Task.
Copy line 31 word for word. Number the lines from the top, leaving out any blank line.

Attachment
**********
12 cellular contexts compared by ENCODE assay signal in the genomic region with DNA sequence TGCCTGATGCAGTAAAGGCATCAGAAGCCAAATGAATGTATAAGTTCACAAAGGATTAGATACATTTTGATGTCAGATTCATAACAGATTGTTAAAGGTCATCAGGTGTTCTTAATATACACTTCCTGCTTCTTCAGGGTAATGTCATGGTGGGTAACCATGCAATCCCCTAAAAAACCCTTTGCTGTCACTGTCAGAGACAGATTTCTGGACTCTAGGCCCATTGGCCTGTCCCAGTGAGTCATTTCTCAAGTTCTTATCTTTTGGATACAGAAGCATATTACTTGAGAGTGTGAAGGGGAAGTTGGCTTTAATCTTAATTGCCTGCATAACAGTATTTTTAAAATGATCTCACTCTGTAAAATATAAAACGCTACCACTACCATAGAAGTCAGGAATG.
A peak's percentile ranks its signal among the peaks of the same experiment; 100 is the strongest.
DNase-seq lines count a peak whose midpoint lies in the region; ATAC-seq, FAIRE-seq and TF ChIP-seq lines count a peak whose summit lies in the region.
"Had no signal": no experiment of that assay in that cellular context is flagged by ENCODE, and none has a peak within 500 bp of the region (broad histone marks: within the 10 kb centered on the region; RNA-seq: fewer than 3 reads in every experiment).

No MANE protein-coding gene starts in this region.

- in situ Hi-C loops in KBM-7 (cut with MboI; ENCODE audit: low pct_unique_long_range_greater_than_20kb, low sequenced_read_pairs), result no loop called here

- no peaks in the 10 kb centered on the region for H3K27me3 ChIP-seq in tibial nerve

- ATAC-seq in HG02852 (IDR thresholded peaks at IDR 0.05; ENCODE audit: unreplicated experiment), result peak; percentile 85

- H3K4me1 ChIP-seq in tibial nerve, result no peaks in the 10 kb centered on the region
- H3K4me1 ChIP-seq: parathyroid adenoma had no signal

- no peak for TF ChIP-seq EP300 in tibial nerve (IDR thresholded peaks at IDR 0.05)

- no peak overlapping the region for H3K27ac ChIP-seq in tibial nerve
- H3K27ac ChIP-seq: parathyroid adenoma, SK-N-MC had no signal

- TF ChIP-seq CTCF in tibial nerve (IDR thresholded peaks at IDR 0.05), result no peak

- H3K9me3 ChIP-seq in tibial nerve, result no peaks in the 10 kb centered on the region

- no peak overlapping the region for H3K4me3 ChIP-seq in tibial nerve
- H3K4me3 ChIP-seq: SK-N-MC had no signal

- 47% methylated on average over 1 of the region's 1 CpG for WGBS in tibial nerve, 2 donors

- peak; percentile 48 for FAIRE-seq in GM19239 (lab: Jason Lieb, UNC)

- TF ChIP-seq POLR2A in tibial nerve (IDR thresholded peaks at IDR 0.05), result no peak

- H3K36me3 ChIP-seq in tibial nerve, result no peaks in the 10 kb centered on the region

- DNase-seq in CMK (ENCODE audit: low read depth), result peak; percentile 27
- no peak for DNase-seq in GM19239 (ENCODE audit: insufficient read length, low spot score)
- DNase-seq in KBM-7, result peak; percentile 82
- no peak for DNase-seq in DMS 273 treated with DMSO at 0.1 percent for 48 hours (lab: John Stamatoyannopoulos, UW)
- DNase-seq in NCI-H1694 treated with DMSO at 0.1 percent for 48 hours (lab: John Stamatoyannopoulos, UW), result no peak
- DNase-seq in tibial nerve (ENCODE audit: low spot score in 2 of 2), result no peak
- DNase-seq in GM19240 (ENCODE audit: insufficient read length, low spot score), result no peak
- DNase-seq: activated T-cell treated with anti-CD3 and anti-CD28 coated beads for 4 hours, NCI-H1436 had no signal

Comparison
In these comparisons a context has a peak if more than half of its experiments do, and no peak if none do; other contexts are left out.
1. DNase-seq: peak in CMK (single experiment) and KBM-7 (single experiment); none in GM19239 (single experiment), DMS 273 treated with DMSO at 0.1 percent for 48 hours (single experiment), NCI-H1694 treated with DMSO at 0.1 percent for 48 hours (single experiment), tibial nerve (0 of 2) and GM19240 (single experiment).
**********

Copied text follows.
In these comparisons a context has a peak if more than half of its experiments do, and no peak if none do; other contexts are left out.